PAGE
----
Written comprehension

    Read and understand written information.

  • 46%

    Written expression

    Write in a way that people can understand.

  • 45%

    Speech clarity

    Speak clearly so others can understand you.

  • 43%

    Sorting or ordering

    Order or arrange things in a pattern or sequence (e.g., numbers, letters, words, pictures, mathematical operations).

  • 41%

    Deductive reasoning

    Use general rules to find answers or solve problems logically.

  • 41%

    Inductive reasoning

    Use lots of detailed information to come up with answers or make general rules.

  • 41%

    Problem spotting

    Notice when something is wrong or is likely to go wrong, even if you can't solve the problem.

  • 39%

    Selective attention

    Pay attention to something without being distracted.

  • 37%

    Far vision

    See details that are far away.

  • 36%

    Multitasking

    Do two or more things at the same time.

  • 36%

    Brainstorming

    Come up with a number of ideas about a topic, even if the ideas aren't very good.

  • 36%

    Perceptual speed

    Use your eyes to quickly compare groups of letters, numbers, pictures, or other things.

  • 34%

    Memorization

    Remember things like words, numbers, pictures, and procedures.

  • 32%

    Mathematics

    Choose the right maths method or formula to solve a problem.

  • 32%

    Working with numbers

    Add, subtract, multiply, or divide.

  • 30%

    Finger dexterity

    Put together small parts with your fingers.


Activities

These are kinds of activities workers regularly do in this job.

  • 71%

    Building good relationships

    Building good working relationships and keeping them over time.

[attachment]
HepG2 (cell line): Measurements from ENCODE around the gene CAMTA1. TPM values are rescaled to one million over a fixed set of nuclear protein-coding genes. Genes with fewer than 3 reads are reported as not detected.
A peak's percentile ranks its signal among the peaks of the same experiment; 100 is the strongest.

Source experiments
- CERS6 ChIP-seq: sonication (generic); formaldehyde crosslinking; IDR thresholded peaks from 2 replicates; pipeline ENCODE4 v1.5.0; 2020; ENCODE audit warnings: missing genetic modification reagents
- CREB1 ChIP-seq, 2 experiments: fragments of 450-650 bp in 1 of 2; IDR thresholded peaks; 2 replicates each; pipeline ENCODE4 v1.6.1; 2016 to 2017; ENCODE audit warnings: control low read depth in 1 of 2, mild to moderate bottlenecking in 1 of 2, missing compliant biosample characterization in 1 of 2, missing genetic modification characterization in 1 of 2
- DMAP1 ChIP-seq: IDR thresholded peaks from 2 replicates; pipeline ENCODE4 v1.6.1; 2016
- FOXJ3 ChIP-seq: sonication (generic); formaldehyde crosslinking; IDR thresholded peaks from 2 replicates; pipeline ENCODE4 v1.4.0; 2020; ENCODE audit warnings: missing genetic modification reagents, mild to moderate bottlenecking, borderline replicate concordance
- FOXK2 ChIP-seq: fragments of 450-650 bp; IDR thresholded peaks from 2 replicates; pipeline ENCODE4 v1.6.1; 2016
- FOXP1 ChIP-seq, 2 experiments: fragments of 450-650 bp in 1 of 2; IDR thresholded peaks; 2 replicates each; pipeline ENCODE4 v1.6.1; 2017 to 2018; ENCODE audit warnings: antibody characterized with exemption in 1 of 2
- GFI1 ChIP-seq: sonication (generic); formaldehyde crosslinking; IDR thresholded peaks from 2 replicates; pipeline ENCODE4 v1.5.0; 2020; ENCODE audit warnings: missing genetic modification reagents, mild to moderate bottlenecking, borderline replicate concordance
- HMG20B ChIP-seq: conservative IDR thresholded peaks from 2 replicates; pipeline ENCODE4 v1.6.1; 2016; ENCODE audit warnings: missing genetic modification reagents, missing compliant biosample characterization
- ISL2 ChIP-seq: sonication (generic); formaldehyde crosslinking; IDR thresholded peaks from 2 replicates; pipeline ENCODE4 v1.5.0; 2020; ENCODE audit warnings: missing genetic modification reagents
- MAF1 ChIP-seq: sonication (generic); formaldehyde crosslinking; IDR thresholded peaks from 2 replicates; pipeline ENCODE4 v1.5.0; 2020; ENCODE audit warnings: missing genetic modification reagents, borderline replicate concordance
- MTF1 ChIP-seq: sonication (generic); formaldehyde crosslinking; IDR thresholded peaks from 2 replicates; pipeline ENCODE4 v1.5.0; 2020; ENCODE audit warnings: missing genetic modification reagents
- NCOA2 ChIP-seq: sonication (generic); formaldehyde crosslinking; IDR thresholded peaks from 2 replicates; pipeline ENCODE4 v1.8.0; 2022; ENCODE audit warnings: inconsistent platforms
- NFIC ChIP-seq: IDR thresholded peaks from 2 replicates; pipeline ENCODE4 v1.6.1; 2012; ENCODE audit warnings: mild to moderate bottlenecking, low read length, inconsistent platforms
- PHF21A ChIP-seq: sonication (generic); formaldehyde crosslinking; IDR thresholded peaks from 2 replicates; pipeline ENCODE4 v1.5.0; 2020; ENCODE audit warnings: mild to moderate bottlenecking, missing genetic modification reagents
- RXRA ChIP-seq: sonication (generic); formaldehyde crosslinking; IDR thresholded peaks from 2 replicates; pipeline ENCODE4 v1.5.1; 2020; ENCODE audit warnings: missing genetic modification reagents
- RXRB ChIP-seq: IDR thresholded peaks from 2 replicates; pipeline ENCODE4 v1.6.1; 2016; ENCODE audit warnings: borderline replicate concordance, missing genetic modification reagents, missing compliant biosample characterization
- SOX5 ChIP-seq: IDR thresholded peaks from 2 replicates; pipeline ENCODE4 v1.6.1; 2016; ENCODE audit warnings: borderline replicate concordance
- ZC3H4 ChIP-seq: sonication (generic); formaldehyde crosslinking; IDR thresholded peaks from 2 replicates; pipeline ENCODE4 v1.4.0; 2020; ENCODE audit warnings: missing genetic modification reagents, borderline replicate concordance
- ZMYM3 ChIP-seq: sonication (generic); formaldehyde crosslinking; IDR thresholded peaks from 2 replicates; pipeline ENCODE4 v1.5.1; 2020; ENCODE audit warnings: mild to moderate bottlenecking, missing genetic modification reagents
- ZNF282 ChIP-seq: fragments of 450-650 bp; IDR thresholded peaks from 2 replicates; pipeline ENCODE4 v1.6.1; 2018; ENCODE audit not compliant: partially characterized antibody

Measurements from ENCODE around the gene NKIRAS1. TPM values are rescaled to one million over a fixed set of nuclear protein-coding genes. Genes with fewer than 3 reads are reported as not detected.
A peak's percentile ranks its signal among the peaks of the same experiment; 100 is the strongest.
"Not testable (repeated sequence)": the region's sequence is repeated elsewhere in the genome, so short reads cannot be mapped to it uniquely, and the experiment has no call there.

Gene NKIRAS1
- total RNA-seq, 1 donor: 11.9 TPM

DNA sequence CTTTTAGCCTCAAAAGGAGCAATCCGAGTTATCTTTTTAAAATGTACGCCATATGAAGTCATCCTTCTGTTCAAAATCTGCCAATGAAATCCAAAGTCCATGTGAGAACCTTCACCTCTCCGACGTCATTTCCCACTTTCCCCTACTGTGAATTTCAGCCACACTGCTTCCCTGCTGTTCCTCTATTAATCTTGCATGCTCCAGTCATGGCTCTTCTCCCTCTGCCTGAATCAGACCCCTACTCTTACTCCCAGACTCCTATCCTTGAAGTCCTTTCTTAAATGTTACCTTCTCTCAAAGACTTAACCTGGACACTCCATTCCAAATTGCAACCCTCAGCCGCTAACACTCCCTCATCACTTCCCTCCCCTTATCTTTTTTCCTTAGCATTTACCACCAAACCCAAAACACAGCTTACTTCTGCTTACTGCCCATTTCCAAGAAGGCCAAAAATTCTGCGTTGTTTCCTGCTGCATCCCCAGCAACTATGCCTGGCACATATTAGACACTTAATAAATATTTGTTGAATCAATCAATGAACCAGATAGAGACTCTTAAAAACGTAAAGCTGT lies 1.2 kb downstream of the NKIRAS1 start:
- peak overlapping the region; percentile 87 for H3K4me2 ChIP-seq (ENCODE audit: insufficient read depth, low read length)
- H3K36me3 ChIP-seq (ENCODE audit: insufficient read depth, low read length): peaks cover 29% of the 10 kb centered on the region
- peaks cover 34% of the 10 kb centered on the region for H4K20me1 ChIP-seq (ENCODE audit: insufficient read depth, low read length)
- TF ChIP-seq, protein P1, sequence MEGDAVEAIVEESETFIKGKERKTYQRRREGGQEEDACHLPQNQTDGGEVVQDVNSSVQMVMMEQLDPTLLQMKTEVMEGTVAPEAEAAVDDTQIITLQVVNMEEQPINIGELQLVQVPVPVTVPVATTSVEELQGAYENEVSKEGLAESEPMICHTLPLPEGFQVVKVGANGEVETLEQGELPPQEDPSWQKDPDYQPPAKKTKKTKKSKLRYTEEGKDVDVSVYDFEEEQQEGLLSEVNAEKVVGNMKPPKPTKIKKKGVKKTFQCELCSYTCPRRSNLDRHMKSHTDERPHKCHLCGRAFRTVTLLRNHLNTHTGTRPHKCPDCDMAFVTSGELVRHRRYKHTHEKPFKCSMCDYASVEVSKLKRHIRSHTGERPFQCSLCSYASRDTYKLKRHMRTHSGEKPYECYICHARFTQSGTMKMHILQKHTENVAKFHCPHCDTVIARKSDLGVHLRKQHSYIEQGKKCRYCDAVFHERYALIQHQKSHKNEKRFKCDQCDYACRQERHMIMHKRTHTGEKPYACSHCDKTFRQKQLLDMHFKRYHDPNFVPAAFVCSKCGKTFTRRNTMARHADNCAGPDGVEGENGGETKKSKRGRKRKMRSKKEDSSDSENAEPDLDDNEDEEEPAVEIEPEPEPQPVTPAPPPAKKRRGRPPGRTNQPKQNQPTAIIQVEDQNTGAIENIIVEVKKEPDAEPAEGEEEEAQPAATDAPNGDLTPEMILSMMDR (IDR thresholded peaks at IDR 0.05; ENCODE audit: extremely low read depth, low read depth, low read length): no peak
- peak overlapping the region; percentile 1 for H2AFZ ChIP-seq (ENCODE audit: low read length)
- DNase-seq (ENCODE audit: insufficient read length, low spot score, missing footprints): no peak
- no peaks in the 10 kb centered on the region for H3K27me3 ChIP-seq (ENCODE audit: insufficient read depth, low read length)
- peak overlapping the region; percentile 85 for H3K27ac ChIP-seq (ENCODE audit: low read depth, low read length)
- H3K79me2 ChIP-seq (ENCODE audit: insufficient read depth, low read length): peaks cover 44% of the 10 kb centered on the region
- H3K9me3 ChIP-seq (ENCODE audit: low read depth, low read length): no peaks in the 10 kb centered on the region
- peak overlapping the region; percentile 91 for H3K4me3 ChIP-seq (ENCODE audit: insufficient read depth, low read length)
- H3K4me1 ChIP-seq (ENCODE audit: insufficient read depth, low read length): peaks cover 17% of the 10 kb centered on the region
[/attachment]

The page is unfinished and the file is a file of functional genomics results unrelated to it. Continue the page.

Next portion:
• 68%

    Working with the public

    Greeting or serving customers, clients or guests, and public speaking or performing.

  • 62%

    Collecting and organising information

    Compiling, coding, categorizing, calculating, tabulating, auditing, or checking information or data.

  • 62%

    Keeping your knowledge up-to-date

    Keeping up-to-date with technology and new ideas.

  • 61%

    Providing office support

    Doing day-to-day office work such as filing and processing paperwork.

  • 56%

    Looking for changes over time

    Comparing objects, actions, or events. Looking for differences between them or changes over time.

  • 56%

    Helping and caring for others

    Providing personal assistance, medical attention, or emotional support.

  • 54%

    Monitoring people, processes and things

    Checking objects, actions, or events, and keeping an eye out for problems.

  • 53%

    Researching and investigating

    Looking for, getting and understanding different kinds of information.

  • 53%

    Documenting or recording information

    Entering, transcribing, recording, storing, or maintaining information in written or electronic/magnetic form.

  • 52%

    Communicating within a team

    Giving information to co-workers by telephone, in writing, or in person.

  • 52%

    Planning and prioritising work

    Deciding on goals and putting together a detailed plan to get the work done.

  • 52%

    Communicating with the public

    Giving information to the public, business or government by telephone, in writing, or in person.

  • 50%

    Assessing and evaluating things

    Working out the value, importance, or quality of things, services or people.

  • 49%

    Making decisions and solving problems

    Using information to work out the best solution and solve problems.

  • 47%

    Working with computers

    Using computers to program, write software, set up functions, enter data, or process information.

  • 41%

    Checking compliance with standards

    Deciding whether events or processes comply with laws, regulations, or standards.

  • 39%

    Explaining things to people

    Helping people to understand and use information.

  • 36%

    Training and teaching others

    Understanding the needs of others, developing training programs, and teaching or instructing.

  • 34%

    Leading and encouraging a team

    Encouraging and building trust, respect, and cooperation among team members.


Interests and demands

Learn about the daily activities, and physical and social demands faced by workers. Explore the values and work styles that workers rate as most important.

Interests